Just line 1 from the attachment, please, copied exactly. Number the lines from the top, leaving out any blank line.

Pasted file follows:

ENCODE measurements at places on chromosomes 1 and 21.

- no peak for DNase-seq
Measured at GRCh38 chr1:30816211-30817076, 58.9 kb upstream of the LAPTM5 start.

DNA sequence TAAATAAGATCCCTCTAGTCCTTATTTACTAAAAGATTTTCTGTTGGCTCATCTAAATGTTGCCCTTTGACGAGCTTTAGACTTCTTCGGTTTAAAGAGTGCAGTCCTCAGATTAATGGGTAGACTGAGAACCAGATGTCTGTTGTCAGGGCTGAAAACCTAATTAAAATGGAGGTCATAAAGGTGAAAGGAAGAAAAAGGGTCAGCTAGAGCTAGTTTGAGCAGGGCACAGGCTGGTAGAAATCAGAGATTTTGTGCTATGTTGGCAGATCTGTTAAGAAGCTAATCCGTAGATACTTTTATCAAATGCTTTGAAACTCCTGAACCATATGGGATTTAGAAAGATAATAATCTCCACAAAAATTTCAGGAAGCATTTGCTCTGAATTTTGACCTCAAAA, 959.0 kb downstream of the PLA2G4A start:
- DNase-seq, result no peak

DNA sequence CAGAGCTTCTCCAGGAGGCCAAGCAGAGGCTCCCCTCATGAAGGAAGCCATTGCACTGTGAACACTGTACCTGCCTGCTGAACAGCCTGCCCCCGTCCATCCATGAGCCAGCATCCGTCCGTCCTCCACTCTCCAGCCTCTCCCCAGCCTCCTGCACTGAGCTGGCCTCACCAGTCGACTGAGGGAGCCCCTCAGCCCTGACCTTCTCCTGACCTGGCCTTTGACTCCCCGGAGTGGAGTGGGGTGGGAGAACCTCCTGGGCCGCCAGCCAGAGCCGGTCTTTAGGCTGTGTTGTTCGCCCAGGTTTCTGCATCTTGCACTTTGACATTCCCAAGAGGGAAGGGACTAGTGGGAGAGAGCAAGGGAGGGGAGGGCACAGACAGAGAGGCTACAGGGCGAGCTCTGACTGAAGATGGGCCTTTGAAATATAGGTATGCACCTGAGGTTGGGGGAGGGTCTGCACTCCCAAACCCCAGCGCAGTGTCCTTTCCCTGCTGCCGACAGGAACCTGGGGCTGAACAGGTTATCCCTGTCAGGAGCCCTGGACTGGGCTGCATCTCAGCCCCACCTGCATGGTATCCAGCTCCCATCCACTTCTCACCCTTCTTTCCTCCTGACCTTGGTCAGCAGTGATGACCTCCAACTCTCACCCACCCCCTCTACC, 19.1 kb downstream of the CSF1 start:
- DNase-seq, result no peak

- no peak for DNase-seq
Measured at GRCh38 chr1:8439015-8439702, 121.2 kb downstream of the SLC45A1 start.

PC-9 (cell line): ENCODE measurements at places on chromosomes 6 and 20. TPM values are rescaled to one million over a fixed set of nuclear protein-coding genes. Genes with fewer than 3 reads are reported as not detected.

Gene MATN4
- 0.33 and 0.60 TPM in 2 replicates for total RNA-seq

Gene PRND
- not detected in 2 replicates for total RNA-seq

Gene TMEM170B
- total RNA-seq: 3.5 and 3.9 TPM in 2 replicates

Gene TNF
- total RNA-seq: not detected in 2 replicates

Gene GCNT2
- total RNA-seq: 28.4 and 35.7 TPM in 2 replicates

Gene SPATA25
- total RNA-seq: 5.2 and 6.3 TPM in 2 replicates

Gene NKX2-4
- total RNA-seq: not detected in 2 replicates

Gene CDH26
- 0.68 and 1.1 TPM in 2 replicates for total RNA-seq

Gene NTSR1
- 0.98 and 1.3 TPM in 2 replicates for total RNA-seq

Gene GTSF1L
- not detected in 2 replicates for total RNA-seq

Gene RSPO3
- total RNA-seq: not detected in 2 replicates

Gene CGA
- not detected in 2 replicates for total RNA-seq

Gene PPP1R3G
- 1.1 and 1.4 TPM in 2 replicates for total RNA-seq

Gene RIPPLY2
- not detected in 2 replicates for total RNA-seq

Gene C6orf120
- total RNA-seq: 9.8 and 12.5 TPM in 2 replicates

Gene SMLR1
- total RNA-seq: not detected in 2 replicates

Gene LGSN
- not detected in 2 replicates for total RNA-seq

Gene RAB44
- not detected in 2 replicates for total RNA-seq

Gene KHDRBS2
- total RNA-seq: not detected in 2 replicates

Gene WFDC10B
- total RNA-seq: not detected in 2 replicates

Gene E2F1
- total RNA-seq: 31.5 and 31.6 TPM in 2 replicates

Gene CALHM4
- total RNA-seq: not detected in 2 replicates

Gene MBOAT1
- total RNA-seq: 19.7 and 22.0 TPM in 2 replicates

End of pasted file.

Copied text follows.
ENCODE measurements at places on chromosomes 1 and 21.